In the eighties Layton and Michelinie returned to work on the Iron Man series from issues #215 to #250. The Iron Man series ran all the way to issue #332 and was ended in 1996. It was not long before a second volume of Iron Man was started. Writers Jim Lee, Jeph Loeb, and Scott Lobdell started work on the 2nd volume of Iron Man, a 13 book series from November 1996 to November 1997, and planted it in an alternate universe. The main illustrator for these books was Whilce Portacio, who worked on titles such as the Uncanny X Men, The Punisher, and X Factor. The third volume of Iron Man began with writer Kurt Busiek best known for his work on “Unknown Tales of Spiderman, The Avengers, and JLA. This Volume ran for 89 issues and ended in 2004. In 2007 Iron Man went through another major metamorphosis, this change happened in the story Extremis written by Warren Ellis. In this story Iron Man chooses to inject himself with the Extremis virus to battle the terrorist known as Mallen. The villain Mallen gained super human strength after being injected by the extremis virus and defeated Iron Man and nearly killing Tony Stark in the process. The Extremis virus enhanced Tony’s strength and abilities and allowed him to link with technology with his mind. This added to Iron Man’s already formidable power and elevated him in the ranks of super powers among heroes.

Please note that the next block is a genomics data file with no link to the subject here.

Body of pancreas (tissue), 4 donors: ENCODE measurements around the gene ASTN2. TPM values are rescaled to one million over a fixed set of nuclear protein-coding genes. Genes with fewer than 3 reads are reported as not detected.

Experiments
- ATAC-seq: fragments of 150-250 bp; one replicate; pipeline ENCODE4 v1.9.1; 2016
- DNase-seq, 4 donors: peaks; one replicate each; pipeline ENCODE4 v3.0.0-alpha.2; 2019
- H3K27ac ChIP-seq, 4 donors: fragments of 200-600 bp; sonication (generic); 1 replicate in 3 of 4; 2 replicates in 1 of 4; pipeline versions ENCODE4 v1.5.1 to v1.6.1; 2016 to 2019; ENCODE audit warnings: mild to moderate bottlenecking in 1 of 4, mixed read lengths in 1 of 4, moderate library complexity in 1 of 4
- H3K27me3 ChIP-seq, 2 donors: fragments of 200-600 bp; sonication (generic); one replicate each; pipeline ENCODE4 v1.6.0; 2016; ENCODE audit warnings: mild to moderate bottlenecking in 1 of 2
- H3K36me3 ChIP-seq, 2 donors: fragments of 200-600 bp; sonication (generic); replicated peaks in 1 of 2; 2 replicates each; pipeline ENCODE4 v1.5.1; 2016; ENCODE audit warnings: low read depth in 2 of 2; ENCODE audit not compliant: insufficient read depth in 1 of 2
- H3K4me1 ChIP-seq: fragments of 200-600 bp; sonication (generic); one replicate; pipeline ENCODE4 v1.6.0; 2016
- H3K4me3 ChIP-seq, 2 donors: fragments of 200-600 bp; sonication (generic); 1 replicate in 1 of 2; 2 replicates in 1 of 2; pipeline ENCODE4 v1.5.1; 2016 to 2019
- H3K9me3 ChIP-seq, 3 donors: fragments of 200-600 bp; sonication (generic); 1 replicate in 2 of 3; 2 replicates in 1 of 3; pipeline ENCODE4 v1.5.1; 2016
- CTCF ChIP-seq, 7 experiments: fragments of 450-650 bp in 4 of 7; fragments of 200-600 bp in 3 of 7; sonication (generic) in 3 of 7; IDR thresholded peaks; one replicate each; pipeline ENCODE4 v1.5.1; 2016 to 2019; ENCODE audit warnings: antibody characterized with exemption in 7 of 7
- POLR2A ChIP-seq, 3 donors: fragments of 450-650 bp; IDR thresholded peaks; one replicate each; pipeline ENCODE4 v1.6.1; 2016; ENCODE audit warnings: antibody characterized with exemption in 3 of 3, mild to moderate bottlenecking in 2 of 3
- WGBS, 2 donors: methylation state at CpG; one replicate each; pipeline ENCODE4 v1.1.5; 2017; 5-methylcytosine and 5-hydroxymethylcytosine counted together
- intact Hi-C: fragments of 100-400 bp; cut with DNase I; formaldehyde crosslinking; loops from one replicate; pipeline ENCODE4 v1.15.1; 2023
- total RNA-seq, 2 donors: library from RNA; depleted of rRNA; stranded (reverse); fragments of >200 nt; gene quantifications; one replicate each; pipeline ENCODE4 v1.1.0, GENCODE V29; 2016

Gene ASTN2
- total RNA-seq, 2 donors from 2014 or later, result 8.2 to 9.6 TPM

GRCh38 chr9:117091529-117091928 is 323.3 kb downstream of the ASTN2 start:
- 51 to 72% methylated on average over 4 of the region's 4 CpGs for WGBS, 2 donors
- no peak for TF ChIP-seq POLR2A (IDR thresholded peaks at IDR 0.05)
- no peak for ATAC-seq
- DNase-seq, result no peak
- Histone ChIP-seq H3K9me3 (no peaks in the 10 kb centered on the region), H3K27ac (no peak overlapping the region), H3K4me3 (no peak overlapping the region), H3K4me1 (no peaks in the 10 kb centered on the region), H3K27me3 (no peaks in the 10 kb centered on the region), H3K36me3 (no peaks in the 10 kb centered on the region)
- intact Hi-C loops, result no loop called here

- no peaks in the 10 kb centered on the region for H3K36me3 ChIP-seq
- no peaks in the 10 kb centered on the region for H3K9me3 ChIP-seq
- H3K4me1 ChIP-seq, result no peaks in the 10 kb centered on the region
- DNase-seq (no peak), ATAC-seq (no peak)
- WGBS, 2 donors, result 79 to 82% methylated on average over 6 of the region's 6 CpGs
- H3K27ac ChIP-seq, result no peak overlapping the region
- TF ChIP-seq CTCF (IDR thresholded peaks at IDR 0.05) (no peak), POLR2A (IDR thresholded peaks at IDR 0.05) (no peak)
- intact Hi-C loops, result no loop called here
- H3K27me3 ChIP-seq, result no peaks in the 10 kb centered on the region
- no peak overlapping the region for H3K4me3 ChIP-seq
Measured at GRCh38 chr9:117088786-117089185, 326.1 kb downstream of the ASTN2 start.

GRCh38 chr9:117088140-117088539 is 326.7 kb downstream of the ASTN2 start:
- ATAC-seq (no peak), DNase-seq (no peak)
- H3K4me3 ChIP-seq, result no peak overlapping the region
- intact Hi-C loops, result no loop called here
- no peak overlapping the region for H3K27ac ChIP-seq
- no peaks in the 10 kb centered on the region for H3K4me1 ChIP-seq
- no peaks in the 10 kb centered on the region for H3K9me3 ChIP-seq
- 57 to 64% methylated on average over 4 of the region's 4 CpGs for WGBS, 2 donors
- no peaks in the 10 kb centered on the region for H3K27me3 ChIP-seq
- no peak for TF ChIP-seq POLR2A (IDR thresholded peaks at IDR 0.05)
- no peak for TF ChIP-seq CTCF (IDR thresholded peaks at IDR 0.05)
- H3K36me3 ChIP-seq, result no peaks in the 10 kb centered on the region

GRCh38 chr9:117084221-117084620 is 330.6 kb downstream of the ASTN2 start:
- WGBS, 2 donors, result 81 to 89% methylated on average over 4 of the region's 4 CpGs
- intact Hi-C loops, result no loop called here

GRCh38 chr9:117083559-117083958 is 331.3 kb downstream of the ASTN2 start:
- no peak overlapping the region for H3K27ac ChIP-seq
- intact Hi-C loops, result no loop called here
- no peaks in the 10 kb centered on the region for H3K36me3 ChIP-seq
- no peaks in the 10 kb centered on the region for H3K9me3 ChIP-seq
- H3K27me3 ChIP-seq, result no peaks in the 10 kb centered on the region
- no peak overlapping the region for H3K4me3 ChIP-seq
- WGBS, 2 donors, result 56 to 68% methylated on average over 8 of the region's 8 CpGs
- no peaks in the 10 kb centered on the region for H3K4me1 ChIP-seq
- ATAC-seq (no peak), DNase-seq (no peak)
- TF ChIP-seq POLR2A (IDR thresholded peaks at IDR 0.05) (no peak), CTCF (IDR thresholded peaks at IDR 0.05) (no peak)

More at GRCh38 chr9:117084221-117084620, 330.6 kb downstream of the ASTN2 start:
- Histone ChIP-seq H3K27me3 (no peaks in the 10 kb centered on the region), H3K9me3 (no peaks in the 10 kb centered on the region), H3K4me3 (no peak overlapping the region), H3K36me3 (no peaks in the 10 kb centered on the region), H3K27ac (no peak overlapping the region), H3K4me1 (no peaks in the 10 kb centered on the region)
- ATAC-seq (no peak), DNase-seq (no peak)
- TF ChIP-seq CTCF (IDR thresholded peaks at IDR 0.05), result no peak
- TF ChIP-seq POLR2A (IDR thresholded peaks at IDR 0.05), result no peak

Iron Man has come a long way in the comic book world. He has been drawn by multiple artist and his stories have been told by just as many writers. I have enjoyed the world of Iron Man for several years and the one thing that has always captured my attention is the wide range and variety of his armor. He began in the 60s with a clunky gray suit that evolved into a gold version and eventually into the classic red and gold in 1964, but there is many more. The red and gold armor was revamped with a super sleek look late in 1964 and stayed primarily the same until the 80s. In the 80s Iron Man’s armor began to take a variety of forms for specific environments and locations. He was given armor for stealth operations, space travel, and under sea exploration. This trend opened up multiple possibilities that are still evolving today.

With the evolution and development of new armor artists and writers were given an opportunity to change staple characteristics of the suit. The magnetic field generator in his chest began as a circle but in 1981 it developed into a pentagon with the space armor and in 1985 developed into a triangle with, my favorite Iron Man armor, the Silver Centurion. The shape of the magnetic field generator changed back and forth from the circle. the triangle, and the pentagon all the way to the present. The most recent Iron Man suit is back to the circle and is reminiscent to the 1960s red and gold version.

Iron Man has been around since the 60s and his popularity has steadily grown over time. He is still going strong in the Marvel Universe having a plethora of comics and stories developed for him as well as several cartoons and finally as of recent he has made an appearance on the silver screen. His movie debut took over forty years but it was well worth the wait and was a smash hit at the box office. Iron Man is and always will be an influence in my creativity. My view and admiration of good ol’ shellhead has only strengthened as I have grown into adulthood.